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CACM Reports: A Report Card on the One Laptop per Child Initiative

June Issue also Examines Role of Computer Science in Serving the Developing World

The Association for Computing Machinery
Advancing Computing as a Science & Profession

Contact: Virginia Gold

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NEW YORK, NY, May 26, 2009 – The June cover story of Communications of the ACM (CACM)  traces the journey of the One Laptop per Child initiative, which was planned to create a $100 PC as a teaching tool for disadvantaged children worldwide.  The project envisioned hundreds of millions of the laptops in use by now, but only a few hundred thousand had been distributed by January 2009.  The article chronicles the program’s successes, its failure to understand the culture of developing countries, and the unexpectedly uncompromising reaction of the PC industry.  The issue also features excerpts from BLOGat-sign_arial_12px.gifCACM, Communications' new Web platform that is updated daily to complement the print content.  Communications, the flagship publication of ACM, offers readers access to this generation’s most significant leaders and innovators in computing and information technology, and is available online in digital format

            Information and communications technology for development can greatly improve quality of life for the world’s neediest people, says an article entitled “How Computer Science Serves the Developing World.”  Authors M. Bernardine Dias and Eric Brewer point to information-related technologies ranging from robotic tools and state-of-the-art computers to desktop and laptop computers in their traditional forms.  They also include mobile phones, PDAs and wireless networks as well as long-established technologies such as radio and television as applications capable of harnessing the power of technology to address the challenges of development.  Citing four projects currently underway, they conclude that computer science is uniquely positioned among all disciplines to have an immediate, large-scale impact on overcoming the challenges of the developing world.  

            "The Claremont Report on Database Research" presents the results of a 2008 discussion of the state of database research and its effects on practice by leading names in the field.  This distinguished group reached a broad consensus that the database community is at a turning point in its history due to both an explosion of data and usage scenarios, and major shifts in computing hardware and platforms.  They concluded that the unusually rich opportunities for technical advances, intellectual achievement, entrepreneurship, and benefits for science and society made it important for the database research community to address issues that maximize relevance within the field, across computing, and in external fields as well.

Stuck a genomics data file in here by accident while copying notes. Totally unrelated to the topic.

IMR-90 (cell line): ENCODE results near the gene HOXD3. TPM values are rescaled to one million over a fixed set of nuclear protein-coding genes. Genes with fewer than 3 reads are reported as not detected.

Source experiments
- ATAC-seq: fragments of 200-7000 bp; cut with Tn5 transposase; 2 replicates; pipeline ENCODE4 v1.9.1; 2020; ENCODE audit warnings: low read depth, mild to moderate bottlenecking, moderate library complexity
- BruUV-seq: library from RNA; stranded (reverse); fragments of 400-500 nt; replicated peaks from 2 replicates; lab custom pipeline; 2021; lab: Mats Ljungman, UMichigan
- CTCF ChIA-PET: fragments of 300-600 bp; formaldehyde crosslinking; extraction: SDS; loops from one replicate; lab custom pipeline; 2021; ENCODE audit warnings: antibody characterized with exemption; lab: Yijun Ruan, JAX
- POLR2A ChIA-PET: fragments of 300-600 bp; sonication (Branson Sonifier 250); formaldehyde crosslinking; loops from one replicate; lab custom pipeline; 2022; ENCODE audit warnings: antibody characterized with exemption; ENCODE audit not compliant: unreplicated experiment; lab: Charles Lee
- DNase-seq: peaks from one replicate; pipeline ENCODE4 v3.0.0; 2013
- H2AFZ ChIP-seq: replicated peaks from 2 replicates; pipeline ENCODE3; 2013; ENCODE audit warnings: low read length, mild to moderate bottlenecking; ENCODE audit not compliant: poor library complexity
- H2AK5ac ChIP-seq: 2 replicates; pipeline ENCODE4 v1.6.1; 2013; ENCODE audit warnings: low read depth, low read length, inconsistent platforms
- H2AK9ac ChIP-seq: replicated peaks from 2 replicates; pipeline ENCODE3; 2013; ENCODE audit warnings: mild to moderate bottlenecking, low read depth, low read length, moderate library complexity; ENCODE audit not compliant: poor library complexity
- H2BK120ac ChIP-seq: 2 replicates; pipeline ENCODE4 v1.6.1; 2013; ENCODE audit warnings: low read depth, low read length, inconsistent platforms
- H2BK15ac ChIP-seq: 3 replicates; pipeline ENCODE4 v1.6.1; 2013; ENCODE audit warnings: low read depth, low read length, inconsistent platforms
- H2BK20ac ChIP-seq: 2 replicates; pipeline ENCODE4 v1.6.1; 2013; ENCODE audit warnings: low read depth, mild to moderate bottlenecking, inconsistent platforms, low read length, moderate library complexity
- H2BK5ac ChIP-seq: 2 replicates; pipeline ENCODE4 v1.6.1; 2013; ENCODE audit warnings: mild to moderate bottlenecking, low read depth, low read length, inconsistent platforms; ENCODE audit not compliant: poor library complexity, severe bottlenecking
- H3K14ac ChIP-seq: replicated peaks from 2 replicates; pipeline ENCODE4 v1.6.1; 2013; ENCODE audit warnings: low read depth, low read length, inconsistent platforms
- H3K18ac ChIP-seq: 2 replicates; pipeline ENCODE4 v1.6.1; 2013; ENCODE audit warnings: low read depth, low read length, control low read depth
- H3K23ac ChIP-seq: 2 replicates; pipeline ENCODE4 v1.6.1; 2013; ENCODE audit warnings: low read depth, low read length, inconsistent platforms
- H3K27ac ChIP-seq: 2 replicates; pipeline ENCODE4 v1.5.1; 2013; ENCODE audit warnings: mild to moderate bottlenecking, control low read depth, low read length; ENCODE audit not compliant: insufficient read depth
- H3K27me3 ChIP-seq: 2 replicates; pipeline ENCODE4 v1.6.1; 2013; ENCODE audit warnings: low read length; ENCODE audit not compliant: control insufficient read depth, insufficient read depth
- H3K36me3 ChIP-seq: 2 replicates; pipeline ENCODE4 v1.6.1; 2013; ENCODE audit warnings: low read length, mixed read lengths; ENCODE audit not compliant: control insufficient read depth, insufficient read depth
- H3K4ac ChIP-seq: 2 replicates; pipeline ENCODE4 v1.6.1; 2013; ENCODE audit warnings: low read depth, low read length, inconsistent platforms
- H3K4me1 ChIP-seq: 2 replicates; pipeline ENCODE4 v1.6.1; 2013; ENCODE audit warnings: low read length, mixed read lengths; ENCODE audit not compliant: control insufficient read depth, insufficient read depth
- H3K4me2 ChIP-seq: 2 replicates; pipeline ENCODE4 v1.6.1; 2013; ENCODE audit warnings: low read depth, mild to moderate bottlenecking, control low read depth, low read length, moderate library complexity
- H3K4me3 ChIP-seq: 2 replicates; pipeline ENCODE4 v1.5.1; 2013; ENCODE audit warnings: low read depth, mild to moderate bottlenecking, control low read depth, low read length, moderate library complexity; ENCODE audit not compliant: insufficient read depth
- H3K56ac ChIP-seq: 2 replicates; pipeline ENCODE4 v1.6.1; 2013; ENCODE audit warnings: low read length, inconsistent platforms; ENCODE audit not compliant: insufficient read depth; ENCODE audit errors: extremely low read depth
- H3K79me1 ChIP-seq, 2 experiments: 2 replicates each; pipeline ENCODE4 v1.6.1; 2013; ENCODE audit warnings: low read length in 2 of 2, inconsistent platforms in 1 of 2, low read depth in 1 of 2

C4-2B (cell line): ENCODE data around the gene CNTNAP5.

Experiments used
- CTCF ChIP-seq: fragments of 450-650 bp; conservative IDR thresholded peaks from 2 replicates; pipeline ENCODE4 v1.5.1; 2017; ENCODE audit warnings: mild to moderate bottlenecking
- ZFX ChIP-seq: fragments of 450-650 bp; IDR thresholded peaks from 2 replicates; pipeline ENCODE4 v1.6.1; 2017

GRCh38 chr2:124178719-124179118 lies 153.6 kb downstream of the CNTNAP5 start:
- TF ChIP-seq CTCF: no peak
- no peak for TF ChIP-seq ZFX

In "Beyond Computational Thinking," Peter Denning says that computational thinking is seen by its adherents as a novel way to say what the core of the field is about, a lever to reverse the decline of enrollments, and a rationale for accepting computer science as a legitimate field of science.   He worries, however, that advocates are merely repackaging the term with new paper and a fresh ribbon, and he concludes that the computational thinking movement reinforces a narrow view of the field and will not sell well with the other sciences or with the people the field wants to attract. 

            In an article on "Securing Frame Communication in Browsers," Adam Barth, Collin Jackson, and John C. Mitchell assess the effectiveness of Web site frames that embed third-party content, but that rely on the browser’s security policy to protect against malicious content.  Advocating a stricter approach to frame navigation policies, they evaluate two techniques for interframe communication, and propose improvements to provide appropriate confidentiality.  

            In an accompanying technical perspective, "Reframing Security for the Web," Cornell University Computer Science Professor Andrew Myers applauds the researchers' effort to illustrate the security vulnerabilities that new functionality brings to the Web.  He compliments their success in applying principled methods to identify and eliminate these vulnerabilities, and proposes a rethinking about the new challenges facing Web security.           

            Other June Communications articles:

  •     "Answering the Wrong Questions Is No Answer" examines how systems cannot be sufficiently protected against threats they face when developers ask the wrong questions about building and deploying systems.
  •     "Content Control" assesses the pros and cons of digital rights management as a way to prevent piracy, and hints at forthcoming changes to the policy. 
  •     At BLOG@CACM, Tessa Lau discusses why she does not use the touch screen on her in-car GPS unit anymore, and Daniel Reed considers the future of exascale computing, in which systems can handle a million trillion calculations per second.  Excerpts from their recent posts plus readers' comments are published in this issue.
  •     Free Software Foundation founder Richard Stallman ponders why "open source" misses the point of free software.  


About ACM

ACM, the Association for Computing Machinery, is the world's largest educational and scientific computing society, uniting computing educators, researchers and professionals to inspire dialogue, share resources and address the field’s challenges. ACM strengthens the computing profession's collective voice through strong leadership, promotion of the highest standards, and recognition of technical excellence. ACM supports the professional growth of its members by providing opportunities for life-long learning, career development, and professional networking. 


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